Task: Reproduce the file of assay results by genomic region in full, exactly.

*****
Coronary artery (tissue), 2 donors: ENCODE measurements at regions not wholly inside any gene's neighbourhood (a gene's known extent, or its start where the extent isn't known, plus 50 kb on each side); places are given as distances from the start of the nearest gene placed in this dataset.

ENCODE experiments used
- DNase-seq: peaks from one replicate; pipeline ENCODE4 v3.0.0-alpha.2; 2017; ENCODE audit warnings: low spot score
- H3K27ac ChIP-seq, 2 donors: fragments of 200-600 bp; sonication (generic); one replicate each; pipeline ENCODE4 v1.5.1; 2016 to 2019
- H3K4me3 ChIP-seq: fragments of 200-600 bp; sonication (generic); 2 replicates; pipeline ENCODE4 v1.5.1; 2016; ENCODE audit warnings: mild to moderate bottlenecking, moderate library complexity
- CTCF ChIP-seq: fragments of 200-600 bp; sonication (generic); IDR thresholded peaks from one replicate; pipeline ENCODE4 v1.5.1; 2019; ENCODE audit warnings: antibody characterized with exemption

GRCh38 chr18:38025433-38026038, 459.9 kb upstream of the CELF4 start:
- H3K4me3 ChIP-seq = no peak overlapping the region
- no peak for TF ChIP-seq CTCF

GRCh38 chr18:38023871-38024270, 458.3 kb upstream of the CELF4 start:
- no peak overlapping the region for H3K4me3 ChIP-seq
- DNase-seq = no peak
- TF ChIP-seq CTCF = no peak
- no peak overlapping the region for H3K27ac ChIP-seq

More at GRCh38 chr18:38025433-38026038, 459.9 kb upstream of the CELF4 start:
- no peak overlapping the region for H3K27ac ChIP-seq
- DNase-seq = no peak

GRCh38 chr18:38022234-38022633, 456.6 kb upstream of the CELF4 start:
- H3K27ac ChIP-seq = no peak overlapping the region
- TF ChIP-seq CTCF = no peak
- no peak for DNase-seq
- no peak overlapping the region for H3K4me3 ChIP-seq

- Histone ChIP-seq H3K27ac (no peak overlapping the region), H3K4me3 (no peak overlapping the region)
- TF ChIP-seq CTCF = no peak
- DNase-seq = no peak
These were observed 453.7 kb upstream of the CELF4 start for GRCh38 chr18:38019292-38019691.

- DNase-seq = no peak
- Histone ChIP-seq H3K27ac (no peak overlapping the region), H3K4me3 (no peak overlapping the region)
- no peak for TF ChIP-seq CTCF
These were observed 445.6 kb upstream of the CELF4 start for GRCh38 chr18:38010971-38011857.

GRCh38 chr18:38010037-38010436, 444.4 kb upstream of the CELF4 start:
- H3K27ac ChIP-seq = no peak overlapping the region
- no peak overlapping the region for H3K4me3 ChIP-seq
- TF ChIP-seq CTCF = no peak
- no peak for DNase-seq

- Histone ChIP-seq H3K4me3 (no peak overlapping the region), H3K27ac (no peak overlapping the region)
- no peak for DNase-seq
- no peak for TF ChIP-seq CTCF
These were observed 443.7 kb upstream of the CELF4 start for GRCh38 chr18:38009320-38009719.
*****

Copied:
Coronary artery (tissue), 2 donors: ENCODE measurements at regions not wholly inside any gene's neighbourhood (a gene's known extent, or its start where the extent isn't known, plus 50 kb on each side); places are given as distances from the start of the nearest gene placed in this dataset.

ENCODE experiments used
- DNase-seq: peaks from one replicate; pipeline ENCODE4 v3.0.0-alpha.2; 2017; ENCODE audit warnings: low spot score
- H3K27ac ChIP-seq, 2 donors: fragments of 200-600 bp; sonication (generic); one replicate each; pipeline ENCODE4 v1.5.1; 2016 to 2019
- H3K4me3 ChIP-seq: fragments of 200-600 bp; sonication (generic); 2 replicates; pipeline ENCODE4 v1.5.1; 2016; ENCODE audit warnings: mild to moderate bottlenecking, moderate library complexity
- CTCF ChIP-seq: fragments of 200-600 bp; sonication (generic); IDR thresholded peaks from one replicate; pipeline ENCODE4 v1.5.1; 2019; ENCODE audit warnings: antibody characterized with exemption

GRCh38 chr18:38025433-38026038, 459.9 kb upstream of the CELF4 start:
- H3K4me3 ChIP-seq = no peak overlapping the region
- no peak for TF ChIP-seq CTCF

GRCh38 chr18:38023871-38024270, 458.3 kb upstream of the CELF4 start:
- no peak overlapping the region for H3K4me3 ChIP-seq
- DNase-seq = no peak
- TF ChIP-seq CTCF = no peak
- no peak overlapping the region for H3K27ac ChIP-seq

More at GRCh38 chr18:38025433-38026038, 459.9 kb upstream of the CELF4 start:
- no peak overlapping the region for H3K27ac ChIP-seq
- DNase-seq = no peak

GRCh38 chr18:38022234-38022633, 456.6 kb upstream of the CELF4 start:
- H3K27ac ChIP-seq = no peak overlapping the region
- TF ChIP-seq CTCF = no peak
- no peak for DNase-seq
- no peak overlapping the region for H3K4me3 ChIP-seq

- Histone ChIP-seq H3K27ac (no peak overlapping the region), H3K4me3 (no peak overlapping the region)
- TF ChIP-seq CTCF = no peak
- DNase-seq = no peak
These were observed 453.7 kb upstream of the CELF4 start for GRCh38 chr18:38019292-38019691.

- DNase-seq = no peak
- Histone ChIP-seq H3K27ac (no peak overlapping the region), H3K4me3 (no peak overlapping the region)
- no peak for TF ChIP-seq CTCF
These were observed 445.6 kb upstream of the CELF4 start for GRCh38 chr18:38010971-38011857.

GRCh38 chr18:38010037-38010436, 444.4 kb upstream of the CELF4 start:
- H3K27ac ChIP-seq = no peak overlapping the region
- no peak overlapping the region for H3K4me3 ChIP-seq
- TF ChIP-seq CTCF = no peak
- no peak for DNase-seq

- Histone ChIP-seq H3K4me3 (no peak overlapping the region), H3K27ac (no peak overlapping the region)
- no peak for DNase-seq
- no peak for TF ChIP-seq CTCF
These were observed 443.7 kb upstream of the CELF4 start for GRCh38 chr18:38009320-38009719.